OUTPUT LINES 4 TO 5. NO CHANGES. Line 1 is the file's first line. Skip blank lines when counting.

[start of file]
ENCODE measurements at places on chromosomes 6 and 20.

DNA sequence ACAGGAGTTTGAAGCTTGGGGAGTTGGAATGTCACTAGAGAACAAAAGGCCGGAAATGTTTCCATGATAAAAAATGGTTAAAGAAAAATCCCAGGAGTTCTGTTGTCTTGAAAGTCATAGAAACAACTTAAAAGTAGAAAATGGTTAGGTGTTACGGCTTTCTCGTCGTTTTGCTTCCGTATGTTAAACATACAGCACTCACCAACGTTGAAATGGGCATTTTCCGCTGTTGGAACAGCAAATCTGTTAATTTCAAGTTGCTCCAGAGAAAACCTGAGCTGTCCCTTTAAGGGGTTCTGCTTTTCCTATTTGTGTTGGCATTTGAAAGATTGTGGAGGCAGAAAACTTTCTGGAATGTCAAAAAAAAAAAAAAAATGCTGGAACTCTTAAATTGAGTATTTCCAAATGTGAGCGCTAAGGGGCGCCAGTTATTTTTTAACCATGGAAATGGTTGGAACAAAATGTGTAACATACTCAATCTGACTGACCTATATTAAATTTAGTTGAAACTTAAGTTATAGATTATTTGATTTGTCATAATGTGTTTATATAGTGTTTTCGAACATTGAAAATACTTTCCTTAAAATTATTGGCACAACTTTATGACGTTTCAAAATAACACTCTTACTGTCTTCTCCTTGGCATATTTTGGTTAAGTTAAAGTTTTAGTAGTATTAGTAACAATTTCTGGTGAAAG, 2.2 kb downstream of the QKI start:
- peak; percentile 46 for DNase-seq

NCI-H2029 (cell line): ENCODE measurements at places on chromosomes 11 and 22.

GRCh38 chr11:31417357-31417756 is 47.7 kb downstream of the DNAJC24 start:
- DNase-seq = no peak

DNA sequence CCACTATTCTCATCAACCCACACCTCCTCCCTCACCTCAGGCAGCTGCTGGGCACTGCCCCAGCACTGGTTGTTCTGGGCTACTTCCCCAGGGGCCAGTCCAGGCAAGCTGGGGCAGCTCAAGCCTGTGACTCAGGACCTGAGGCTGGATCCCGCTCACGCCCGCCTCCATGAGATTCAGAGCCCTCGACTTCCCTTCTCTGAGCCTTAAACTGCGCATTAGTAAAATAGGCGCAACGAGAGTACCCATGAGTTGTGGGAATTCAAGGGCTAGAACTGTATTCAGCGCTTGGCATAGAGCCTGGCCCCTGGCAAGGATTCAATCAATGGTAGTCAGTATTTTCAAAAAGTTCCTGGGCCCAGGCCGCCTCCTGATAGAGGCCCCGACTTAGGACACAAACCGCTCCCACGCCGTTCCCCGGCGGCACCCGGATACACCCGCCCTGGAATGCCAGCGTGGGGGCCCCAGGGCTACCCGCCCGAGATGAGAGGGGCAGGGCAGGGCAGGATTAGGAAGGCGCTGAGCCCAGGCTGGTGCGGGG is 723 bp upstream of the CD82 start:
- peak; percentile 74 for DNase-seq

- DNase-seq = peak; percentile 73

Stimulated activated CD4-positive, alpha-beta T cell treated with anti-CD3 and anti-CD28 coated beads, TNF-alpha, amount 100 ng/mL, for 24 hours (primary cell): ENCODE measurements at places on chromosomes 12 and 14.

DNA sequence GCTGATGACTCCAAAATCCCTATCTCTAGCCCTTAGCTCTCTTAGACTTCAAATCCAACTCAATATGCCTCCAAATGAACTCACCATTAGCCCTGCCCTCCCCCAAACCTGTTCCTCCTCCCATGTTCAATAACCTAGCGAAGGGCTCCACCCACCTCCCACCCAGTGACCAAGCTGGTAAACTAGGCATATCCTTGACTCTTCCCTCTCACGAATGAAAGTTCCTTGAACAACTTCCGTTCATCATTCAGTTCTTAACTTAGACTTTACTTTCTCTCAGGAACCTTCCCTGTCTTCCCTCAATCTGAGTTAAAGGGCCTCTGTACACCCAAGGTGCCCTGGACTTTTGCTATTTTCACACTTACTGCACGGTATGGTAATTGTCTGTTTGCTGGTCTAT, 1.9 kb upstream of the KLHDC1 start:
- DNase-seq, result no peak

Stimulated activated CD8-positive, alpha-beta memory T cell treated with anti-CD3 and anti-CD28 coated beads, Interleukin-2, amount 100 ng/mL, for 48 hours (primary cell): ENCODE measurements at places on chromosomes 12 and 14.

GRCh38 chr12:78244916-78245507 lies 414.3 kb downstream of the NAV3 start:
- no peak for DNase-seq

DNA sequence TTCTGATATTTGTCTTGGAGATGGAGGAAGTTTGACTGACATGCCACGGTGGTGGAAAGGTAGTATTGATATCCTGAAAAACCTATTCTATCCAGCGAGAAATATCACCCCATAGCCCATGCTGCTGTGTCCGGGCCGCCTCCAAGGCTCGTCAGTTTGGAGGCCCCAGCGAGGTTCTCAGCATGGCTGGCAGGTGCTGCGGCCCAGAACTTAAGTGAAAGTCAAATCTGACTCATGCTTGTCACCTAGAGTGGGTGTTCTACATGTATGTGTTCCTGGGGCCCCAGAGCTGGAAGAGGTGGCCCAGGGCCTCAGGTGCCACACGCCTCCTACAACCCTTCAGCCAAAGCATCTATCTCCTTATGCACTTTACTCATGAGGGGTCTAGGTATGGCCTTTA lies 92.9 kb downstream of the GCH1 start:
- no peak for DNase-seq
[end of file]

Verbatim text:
NCI-H2029 (cell line): ENCODE measurements at places on chromosomes 11 and 22.

GRCh38 chr11:31417357-31417756 is 47.7 kb downstream of the DNAJC24 start: